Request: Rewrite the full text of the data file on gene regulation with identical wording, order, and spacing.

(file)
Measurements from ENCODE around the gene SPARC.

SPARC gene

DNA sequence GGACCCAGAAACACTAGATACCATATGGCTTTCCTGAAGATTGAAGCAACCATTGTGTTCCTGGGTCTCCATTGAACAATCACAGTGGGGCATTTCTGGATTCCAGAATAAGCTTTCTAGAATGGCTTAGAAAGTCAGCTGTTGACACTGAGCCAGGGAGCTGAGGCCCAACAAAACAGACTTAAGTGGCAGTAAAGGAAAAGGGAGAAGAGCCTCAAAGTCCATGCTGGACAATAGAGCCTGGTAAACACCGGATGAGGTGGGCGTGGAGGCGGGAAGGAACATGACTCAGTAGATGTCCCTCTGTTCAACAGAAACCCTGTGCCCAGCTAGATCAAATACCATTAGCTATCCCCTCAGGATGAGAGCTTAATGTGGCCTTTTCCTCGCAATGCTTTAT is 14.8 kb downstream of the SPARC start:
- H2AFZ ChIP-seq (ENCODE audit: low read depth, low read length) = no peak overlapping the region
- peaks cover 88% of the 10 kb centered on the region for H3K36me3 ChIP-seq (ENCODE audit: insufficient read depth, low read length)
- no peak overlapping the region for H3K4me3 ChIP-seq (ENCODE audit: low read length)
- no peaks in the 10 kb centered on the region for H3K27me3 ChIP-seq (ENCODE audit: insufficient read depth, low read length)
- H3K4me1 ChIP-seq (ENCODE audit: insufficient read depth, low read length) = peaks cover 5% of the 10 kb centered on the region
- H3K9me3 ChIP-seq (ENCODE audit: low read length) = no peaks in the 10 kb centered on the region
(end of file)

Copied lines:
Measurements from ENCODE around the gene SPARC.

SPARC gene

DNA sequence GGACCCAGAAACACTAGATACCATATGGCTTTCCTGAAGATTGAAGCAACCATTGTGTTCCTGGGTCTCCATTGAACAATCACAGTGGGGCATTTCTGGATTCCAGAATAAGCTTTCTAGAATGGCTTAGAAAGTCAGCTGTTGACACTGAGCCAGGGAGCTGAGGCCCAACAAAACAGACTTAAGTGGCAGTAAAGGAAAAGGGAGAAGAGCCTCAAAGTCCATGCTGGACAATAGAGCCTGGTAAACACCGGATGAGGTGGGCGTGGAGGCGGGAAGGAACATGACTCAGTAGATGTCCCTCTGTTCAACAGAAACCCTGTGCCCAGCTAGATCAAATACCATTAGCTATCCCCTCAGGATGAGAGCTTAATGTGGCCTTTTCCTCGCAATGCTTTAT is 14.8 kb downstream of the SPARC start:
- H2AFZ ChIP-seq (ENCODE audit: low read depth, low read length) = no peak overlapping the region
- peaks cover 88% of the 10 kb centered on the region for H3K36me3 ChIP-seq (ENCODE audit: insufficient read depth, low read length)
- no peak overlapping the region for H3K4me3 ChIP-seq (ENCODE audit: low read length)
- no peaks in the 10 kb centered on the region for H3K27me3 ChIP-seq (ENCODE audit: insufficient read depth, low read length)
- H3K4me1 ChIP-seq (ENCODE audit: insufficient read depth, low read length) = peaks cover 5% of the 10 kb centered on the region
- H3K9me3 ChIP-seq (ENCODE audit: low read length) = no peaks in the 10 kb centered on the region